Within the Whirlwind (2009, Germany / Poland / Belgium)
I can be a wee bit mistrustful, I know. As soon as I finished watching this movie, based on the life of Yevgenia (or Eugenia) Ginzburg, I sought out her true life story to see if it matched the film version. There are some differences between the two, it seems, and some of which I get; after all, you want people to watch the movie.
For starters, let’s just say that Emily Watson, who plays Ginzburg in the film, flatters her in the looks department. Ginzburg serves her sentence in several camps and prisons, rather than just the one shown. And when she is at her most debilitated she is saved not by the doctor she ultimately falls in love with, but by an unheralded, compassionate doctor wife of a secret service agent, Dr Klimenko. More critically, perhaps, in the film Ginzburg is a professor of Russian literature, wont to break out into quoting big slabs of poetry or prose, or reciting Oblomov to a rapt dormitory, word for word. In real life, she was an associate professor teaching the history of the All-Union Communist Party, and later of the history of Leninism. Not quite so romantic.
Why such departures? It makes her a more sympathetic subject but might make you question whether the rest of the portrayal is accurate. What if she were indeed courageous (on that, it must be said, there seems to be agreement), but instead of being generous and caring she was in fact callous and selfish – and that is how she managed to survive whereas many of her fellow prisoners, some of whom could challenge her version of events, perished? It seems odd to risk her credibility by fictionalising parts of her life. Or maybe that’s just me.
But back to her filmic story. It’s 1934; Ginzburg is a member of the Communist Party, teaching at Kazan University and writing for the Red Tartary newspaper. Things suddenly turn sour. Sergey Kirov, a Bolshevik rival of Stalin’s, is assassinated, but Stalin nonetheless embarks on his Great Purge to weed out those responsible. One of Ginzburg’s fellow professors, Nikolai Yelvov, is arrested and Ginzburg also comes under suspicion for “insufficient political vigilance” – which amounts to failing to anticipate that Stalin would write a paper that denounces the ‘Trotskyist’ view of history that Yelvov was alleged to have espoused and Ginzburg failed to correct. It’s also possible that Yelvov was arrested for having unfashionably long hair.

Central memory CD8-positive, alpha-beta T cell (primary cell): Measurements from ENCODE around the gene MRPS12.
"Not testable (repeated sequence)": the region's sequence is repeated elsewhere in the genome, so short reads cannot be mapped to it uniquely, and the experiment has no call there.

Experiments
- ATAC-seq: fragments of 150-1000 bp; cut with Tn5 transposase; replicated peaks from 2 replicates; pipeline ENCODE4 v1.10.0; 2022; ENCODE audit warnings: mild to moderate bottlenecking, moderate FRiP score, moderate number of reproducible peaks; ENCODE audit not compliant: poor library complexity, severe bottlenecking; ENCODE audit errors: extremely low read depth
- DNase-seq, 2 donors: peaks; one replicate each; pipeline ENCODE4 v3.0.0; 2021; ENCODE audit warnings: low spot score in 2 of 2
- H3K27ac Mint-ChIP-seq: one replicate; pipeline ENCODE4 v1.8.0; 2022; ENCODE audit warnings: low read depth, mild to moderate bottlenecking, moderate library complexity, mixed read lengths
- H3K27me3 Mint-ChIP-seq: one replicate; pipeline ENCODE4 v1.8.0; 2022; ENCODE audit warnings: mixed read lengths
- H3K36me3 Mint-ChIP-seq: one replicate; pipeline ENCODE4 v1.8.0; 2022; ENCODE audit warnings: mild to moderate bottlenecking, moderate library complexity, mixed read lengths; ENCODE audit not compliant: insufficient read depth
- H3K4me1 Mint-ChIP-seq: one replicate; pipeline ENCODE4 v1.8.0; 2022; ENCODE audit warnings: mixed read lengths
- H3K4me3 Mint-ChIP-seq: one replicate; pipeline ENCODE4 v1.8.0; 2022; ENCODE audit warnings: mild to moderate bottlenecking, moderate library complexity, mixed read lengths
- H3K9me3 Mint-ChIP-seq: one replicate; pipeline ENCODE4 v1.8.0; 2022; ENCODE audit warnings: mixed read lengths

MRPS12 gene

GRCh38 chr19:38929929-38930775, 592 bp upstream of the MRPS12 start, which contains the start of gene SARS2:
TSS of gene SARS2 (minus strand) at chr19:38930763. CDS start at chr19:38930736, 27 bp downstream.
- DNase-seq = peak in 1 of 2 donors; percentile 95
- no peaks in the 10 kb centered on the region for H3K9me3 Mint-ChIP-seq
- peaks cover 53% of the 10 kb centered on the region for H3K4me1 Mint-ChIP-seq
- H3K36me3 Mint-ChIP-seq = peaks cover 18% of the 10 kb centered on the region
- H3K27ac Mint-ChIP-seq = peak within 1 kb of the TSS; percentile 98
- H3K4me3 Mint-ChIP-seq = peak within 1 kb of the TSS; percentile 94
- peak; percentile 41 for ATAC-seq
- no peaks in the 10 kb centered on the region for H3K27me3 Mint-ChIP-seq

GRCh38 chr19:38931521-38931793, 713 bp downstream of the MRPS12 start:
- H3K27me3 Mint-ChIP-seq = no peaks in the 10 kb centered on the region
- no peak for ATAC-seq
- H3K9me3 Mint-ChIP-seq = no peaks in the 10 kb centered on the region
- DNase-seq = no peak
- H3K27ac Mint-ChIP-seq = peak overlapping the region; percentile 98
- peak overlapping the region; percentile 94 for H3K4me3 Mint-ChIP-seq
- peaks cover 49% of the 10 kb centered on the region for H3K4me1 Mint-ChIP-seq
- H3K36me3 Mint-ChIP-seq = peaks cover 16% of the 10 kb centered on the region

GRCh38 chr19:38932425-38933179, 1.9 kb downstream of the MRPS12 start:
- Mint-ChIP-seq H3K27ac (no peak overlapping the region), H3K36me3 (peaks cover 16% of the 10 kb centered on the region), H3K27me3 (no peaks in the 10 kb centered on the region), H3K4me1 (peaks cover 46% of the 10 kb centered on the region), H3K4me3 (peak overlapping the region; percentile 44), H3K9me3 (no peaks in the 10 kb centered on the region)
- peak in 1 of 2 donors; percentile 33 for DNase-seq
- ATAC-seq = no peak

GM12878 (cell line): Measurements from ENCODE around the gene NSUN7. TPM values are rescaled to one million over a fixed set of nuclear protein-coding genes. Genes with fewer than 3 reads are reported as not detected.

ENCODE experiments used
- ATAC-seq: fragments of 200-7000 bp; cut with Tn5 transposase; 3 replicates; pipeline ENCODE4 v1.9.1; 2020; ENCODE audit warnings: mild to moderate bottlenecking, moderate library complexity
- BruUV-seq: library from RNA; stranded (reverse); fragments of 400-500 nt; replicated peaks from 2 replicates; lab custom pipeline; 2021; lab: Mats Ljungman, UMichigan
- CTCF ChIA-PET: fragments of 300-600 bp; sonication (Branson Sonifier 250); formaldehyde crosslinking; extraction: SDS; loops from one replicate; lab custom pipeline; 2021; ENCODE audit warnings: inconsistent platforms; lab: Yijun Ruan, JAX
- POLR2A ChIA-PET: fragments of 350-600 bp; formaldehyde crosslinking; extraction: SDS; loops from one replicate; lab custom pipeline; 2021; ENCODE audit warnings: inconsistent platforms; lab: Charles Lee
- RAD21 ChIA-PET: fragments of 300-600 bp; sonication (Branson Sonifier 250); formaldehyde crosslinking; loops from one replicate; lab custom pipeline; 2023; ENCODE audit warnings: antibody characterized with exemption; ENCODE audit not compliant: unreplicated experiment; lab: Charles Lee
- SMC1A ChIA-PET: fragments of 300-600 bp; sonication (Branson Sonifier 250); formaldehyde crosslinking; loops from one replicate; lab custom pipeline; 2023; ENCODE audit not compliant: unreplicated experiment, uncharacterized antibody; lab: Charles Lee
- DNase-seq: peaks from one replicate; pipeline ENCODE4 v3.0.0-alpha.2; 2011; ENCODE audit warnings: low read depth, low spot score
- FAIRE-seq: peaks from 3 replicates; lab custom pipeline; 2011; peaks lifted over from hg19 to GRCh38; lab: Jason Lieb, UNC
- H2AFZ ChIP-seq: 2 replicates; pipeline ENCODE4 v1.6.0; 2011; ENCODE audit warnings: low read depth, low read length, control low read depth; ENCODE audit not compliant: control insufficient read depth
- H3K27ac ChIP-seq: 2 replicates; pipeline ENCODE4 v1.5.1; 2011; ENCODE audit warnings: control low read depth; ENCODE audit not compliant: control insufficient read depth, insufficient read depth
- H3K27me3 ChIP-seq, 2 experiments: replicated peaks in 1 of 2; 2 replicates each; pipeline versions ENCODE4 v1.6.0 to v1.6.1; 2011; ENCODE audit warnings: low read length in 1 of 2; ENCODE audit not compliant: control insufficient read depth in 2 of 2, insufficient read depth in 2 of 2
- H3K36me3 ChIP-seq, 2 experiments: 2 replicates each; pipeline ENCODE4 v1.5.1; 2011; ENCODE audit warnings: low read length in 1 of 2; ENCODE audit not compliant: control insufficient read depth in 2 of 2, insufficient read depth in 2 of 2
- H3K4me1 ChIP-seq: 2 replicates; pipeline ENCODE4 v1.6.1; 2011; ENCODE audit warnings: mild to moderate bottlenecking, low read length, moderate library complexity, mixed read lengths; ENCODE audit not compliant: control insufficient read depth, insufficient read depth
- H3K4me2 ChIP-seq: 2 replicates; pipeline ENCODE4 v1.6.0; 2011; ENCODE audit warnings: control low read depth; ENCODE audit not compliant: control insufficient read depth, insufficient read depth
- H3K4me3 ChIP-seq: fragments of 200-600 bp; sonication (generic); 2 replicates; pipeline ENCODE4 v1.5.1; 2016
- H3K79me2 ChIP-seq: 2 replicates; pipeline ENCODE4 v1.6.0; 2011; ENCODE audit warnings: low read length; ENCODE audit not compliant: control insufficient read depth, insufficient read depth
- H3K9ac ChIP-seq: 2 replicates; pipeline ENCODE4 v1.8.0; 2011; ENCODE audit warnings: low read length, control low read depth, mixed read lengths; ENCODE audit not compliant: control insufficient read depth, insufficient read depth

After much time in limbo after Ginzburg is expelled from the Communist Party – awaiting being charged after refusing to concede her wrongness – she is arrested in 1937, interrogated by the odious Beylin (Ian Hart) and summarily tried (in a trial lasting seven minutes, including the time taken for the judges to retire to consider their verdict). She is sentenced to ten years in prison and the forfeiture of her property for belonging to a Trotskyist terrorist counter-revolutionary group. She is joyous. “I’m to live then,” she says, relieved. She leaves behind her husband, Pavel Aksyonov, and two young children.
She is sent to a Siberian camp. It is everything you would expect such a camp to be. Cold. Insufficient food. Guards who rape the female prisoners. Harshness. It is there that Ginzburg is told, perfunctorily, that Pavel has committed suicide in custody, and that her older son, Alyosha, has died in a youth camp.
Ginzburg is distraught at Alyosha’s death, and has to be nursed back to health by the Crimean German camp doctor, Anton Walter (Ulrich Tukur), whom she despises. Or, at least, despises until she discovers that he too is a prisoner. He offers her a job in the infirmary. They fall in love, but he gets expelled (or transferred) after they find her red dress in his bed. Luckily, he is waiting for her in the frozen tundra when she is released. (In real life, they then waited out five years in exile until being fully released in 1955, two years after Stalin’s death. Dr Walter died soon afterwards, in 1959.)
Loss is never far away in the telling of Ginzburg’s story: the loss of liberty, obviously, and the loss of family, but also the loss of dignity and integrity as citizens queue up to confess their misguidedness in the hope of avoiding being charged, or executed, by Stalin’s men. The loss of reason, the loss of fairness and decency. The impotence of people in resisting the regime. Their disenchantment with the communist ideals. The loss, through suicide, of those who could bear no more. The loss of innocence, and hope.
Ginzburg stood up the the regime, refused to admit to things that she had not done… and retained her dignity despite all that she lost. It is a powerful story, competently (if not entirely accurately) told.
Posted on October 9th, 2017 at 9:12 pm. Updated on October 9th, 2017 at 9:12 pm.
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